Rachel Nordenstrom wins title in front of home crowd, will represent Minnesota at national contest
Last July, Rachel Nordenstrom had no plans to join the rodeo. This July, she will represent all of Minnesota at the National High School Rodeo Association Queen Contest in Gillette, WY.
Needless to say, it’s been quite a year for the Forest Lake teen. Nordenstrom was crowned the 2012-13 Minnesota High School Rodeo Queen in front of a hometown crowd at the state finals in Hugo on Sunday.
After the runners-up were announced during a ceremony before Sunday’s rodeo started, it took Nordenstrom a moment to realize that her name had not been called, meaning she would be queen.
“I just sat there because it didn’t register at first,” the 16-year-old says. “My heart was pounding and then I started crying.”
Indeed, the title came as a surprise to the girl who joined the rodeo just last August. She proved to be a quick learner, totaling the highest score during the queen competition which took place during a rodeo in St. Peter over the first weekend in June. Contestants earned points in eight categories: modeling, personality, appearance, personal interview, prepared speech, impromptu speech, written test and horsemanship.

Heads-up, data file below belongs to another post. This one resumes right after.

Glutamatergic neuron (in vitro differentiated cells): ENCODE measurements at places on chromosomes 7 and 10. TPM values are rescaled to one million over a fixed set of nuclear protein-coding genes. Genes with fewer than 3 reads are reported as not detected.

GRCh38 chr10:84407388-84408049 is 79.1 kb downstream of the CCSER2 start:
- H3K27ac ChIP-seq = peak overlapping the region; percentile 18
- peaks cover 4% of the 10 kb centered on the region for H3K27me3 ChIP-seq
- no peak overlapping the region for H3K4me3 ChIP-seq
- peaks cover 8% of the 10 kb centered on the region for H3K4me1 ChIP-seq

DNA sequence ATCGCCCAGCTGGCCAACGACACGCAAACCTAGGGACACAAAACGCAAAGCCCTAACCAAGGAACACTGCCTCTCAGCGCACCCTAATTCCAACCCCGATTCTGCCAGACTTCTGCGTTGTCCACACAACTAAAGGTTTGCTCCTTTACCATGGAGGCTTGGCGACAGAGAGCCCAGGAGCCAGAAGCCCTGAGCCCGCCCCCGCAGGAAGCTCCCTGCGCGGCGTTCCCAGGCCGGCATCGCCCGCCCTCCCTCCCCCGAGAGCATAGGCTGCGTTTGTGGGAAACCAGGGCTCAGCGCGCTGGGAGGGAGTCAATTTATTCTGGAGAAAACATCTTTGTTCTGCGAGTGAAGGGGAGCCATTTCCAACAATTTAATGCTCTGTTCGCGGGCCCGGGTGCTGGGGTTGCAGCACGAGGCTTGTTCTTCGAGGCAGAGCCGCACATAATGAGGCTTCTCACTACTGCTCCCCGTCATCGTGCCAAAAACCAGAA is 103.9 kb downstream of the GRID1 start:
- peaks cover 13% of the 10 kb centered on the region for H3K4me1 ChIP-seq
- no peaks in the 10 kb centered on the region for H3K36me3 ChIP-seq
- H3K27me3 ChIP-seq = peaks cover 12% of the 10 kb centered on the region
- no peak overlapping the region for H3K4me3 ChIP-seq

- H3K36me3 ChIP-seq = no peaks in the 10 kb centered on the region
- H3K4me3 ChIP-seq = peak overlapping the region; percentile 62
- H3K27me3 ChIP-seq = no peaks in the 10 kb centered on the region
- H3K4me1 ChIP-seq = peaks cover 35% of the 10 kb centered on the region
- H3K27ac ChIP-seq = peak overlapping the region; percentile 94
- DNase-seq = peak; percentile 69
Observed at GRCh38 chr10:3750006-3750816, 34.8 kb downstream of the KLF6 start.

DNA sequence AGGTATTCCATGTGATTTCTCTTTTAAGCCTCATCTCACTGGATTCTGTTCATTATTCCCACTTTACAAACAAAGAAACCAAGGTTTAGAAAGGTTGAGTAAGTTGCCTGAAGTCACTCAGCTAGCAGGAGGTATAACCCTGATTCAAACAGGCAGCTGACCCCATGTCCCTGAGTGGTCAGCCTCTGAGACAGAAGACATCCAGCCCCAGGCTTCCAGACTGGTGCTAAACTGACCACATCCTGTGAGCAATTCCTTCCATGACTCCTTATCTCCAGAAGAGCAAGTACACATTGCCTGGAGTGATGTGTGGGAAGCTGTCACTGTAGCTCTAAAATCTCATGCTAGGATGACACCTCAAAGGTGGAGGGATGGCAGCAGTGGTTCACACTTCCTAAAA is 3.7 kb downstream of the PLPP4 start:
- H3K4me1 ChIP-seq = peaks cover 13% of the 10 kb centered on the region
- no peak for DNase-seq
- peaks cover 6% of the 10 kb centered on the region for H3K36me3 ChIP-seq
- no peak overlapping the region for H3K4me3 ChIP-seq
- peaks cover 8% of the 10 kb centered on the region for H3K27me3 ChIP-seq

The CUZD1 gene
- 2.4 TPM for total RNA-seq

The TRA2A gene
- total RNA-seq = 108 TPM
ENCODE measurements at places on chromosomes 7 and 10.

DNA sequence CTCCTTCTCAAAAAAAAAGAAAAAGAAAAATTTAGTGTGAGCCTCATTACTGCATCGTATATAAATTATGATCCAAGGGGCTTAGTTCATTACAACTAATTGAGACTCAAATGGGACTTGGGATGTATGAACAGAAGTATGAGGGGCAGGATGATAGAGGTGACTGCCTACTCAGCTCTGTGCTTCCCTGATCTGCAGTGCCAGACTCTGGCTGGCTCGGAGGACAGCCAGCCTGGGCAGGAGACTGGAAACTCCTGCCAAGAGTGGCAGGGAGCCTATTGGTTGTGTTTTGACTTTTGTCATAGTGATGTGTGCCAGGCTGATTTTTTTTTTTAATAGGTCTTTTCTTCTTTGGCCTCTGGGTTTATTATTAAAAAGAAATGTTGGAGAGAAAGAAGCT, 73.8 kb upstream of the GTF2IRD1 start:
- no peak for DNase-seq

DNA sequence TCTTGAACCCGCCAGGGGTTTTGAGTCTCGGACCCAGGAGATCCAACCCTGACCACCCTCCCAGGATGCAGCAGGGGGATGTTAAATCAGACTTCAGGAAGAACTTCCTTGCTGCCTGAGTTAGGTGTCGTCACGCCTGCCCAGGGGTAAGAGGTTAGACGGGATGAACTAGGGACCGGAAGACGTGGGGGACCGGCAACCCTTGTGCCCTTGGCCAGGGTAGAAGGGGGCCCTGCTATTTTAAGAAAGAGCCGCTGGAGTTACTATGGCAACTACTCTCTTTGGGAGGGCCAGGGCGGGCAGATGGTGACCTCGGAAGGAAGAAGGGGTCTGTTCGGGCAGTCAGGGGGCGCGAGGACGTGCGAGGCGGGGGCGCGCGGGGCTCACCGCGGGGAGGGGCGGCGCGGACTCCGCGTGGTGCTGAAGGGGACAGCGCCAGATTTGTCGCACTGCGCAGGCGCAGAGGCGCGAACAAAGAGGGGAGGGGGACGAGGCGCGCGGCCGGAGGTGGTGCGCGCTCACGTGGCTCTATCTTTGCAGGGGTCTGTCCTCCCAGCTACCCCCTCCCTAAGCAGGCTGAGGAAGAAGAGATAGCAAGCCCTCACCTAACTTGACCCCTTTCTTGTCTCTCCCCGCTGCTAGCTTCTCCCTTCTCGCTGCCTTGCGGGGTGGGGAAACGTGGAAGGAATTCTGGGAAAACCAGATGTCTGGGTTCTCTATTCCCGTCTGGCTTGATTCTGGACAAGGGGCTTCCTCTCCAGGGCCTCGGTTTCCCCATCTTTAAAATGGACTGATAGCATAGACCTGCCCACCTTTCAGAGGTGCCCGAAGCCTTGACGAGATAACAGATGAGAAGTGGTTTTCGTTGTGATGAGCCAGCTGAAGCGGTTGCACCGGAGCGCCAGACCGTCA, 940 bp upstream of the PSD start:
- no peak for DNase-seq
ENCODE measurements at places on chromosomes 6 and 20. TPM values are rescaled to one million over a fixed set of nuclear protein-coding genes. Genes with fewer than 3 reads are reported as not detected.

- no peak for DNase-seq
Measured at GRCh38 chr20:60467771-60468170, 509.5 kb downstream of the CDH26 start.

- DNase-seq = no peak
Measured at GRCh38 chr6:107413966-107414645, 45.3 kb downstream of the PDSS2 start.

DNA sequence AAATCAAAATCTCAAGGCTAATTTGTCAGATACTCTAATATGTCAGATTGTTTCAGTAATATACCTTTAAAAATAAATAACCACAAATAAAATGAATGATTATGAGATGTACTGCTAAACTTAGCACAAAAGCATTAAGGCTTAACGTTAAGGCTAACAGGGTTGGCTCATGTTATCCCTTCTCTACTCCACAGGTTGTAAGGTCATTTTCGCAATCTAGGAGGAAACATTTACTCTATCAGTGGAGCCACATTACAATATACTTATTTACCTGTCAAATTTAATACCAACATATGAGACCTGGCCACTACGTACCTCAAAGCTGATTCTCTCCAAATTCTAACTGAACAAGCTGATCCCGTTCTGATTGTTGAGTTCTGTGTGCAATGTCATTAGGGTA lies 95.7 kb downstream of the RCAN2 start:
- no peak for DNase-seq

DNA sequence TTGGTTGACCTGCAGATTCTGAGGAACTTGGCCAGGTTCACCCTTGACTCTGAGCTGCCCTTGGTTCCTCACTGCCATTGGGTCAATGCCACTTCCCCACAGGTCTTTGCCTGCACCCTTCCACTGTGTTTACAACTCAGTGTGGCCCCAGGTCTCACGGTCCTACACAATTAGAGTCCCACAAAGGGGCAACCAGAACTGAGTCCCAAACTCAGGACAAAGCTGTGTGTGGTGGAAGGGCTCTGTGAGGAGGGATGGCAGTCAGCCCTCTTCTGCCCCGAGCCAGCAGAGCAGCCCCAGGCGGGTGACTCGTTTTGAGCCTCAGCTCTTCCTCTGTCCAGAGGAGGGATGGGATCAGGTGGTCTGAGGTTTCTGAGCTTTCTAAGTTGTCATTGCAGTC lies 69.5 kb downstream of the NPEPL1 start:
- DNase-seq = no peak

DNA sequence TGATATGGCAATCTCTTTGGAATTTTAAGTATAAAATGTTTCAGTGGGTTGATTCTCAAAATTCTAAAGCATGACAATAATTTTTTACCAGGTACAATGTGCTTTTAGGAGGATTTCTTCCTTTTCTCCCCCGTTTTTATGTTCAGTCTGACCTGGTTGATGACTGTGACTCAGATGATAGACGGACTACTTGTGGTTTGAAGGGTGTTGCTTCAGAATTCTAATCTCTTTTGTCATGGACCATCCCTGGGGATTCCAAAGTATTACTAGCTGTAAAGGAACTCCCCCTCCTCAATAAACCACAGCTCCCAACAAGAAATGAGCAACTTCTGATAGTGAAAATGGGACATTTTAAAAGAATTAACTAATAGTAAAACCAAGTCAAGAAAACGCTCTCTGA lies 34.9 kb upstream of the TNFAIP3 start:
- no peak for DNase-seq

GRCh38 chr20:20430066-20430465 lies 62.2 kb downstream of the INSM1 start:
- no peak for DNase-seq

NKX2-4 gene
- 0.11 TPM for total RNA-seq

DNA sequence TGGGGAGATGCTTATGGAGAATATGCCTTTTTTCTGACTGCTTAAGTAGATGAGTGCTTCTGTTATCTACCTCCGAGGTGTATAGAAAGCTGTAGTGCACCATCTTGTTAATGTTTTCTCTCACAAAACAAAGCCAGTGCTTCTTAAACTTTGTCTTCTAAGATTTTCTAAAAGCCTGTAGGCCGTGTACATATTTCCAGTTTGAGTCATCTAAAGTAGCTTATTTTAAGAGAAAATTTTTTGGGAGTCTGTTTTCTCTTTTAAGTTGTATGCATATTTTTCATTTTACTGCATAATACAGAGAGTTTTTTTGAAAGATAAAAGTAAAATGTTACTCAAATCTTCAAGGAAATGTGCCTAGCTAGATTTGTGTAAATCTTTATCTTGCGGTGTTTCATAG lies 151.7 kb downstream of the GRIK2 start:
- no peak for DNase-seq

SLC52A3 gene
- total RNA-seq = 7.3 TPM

Nordenstrom feels her prepared speech helped her outpace the competition. She said she put a fun spin on the speech, which outlined the importance of barrel racing in her life. She also had no qualms with the modeling aspect.
“It was fun,” she says. “That was the easy part.”
The junior-to-be at Forest Lake High School knows the national competition will be a step up, but she is looking forward to it.
“I’m really nervous for that, but excited, too,” she says. “I’ll brush off some of my outfits and fancy some things up.”
Nordenstrom’s relative lack of experience actually played a positive role in her accomplishment. Her inspiration to enter the contest stems from the warm welcome to rodeo she received from the outgoing queen, McKenzie Smith of Lake Crystal.
“She was so sweet and I kind of look up to her and wanted to give back and do the same for the new people,” Nordenstrom says.
In the arena, Nordenstrom has taken it slow in her first season, competing in barrel racing and pole bending. Her horse, Woody, was hurt a few years ago and she is still working with him to get back to his old form.
“It’s been an uphill battle, but it’s been good for me to be a good sport through it,” she says.
Nordenstrom hopes to pick up team roping and breakaway roping next season. She will also have her hands full with royal duties, which include carrying the flags for the national anthem and victory laps and selling raffle tickets in the stands.
Growing up on 10 acres near Highway 97, Nordenstrom has long been a barrel racer, but such honors never crossed her mind a year ago when a neighbor encouraged her to put her skills to use in the rodeo.
“She kind of pushed me into it and I’m glad she did,” Nordenstrom says. “I wish I would’ve joined earlier because it’s so much fun. I love it.”